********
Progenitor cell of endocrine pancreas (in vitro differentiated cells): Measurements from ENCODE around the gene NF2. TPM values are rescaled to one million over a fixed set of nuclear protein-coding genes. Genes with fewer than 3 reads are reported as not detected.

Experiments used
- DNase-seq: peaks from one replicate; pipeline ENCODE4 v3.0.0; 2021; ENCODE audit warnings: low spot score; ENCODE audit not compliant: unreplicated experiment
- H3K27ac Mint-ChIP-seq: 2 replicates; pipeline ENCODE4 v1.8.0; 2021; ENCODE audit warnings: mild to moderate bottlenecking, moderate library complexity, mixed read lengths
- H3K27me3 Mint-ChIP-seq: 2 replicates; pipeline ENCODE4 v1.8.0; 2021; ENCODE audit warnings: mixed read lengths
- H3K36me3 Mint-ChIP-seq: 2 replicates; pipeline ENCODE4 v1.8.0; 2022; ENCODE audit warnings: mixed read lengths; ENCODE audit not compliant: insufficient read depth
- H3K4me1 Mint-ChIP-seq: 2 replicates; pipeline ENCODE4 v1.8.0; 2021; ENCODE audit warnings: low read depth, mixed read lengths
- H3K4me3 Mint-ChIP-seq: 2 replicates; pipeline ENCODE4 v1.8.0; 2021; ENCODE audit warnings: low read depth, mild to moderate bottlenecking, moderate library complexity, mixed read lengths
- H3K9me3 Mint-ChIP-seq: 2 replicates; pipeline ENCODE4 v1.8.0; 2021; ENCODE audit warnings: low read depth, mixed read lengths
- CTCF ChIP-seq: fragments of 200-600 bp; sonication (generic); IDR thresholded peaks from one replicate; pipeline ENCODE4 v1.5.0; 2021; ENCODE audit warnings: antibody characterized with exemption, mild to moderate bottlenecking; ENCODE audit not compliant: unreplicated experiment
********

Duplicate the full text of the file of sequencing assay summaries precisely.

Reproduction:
Progenitor cell of endocrine pancreas (in vitro differentiated cells): Measurements from ENCODE around the gene NF2. TPM values are rescaled to one million over a fixed set of nuclear protein-coding genes. Genes with fewer than 3 reads are reported as not detected.

Experiments used
- DNase-seq: peaks from one replicate; pipeline ENCODE4 v3.0.0; 2021; ENCODE audit warnings: low spot score; ENCODE audit not compliant: unreplicated experiment
- H3K27ac Mint-ChIP-seq: 2 replicates; pipeline ENCODE4 v1.8.0; 2021; ENCODE audit warnings: mild to moderate bottlenecking, moderate library complexity, mixed read lengths
- H3K27me3 Mint-ChIP-seq: 2 replicates; pipeline ENCODE4 v1.8.0; 2021; ENCODE audit warnings: mixed read lengths
- H3K36me3 Mint-ChIP-seq: 2 replicates; pipeline ENCODE4 v1.8.0; 2022; ENCODE audit warnings: mixed read lengths; ENCODE audit not compliant: insufficient read depth
- H3K4me1 Mint-ChIP-seq: 2 replicates; pipeline ENCODE4 v1.8.0; 2021; ENCODE audit warnings: low read depth, mixed read lengths
- H3K4me3 Mint-ChIP-seq: 2 replicates; pipeline ENCODE4 v1.8.0; 2021; ENCODE audit warnings: low read depth, mild to moderate bottlenecking, moderate library complexity, mixed read lengths
- H3K9me3 Mint-ChIP-seq: 2 replicates; pipeline ENCODE4 v1.8.0; 2021; ENCODE audit warnings: low read depth, mixed read lengths
- CTCF ChIP-seq: fragments of 200-600 bp; sonication (generic); IDR thresholded peaks from one replicate; pipeline ENCODE4 v1.5.0; 2021; ENCODE audit warnings: antibody characterized with exemption, mild to moderate bottlenecking; ENCODE audit not compliant: unreplicated experiment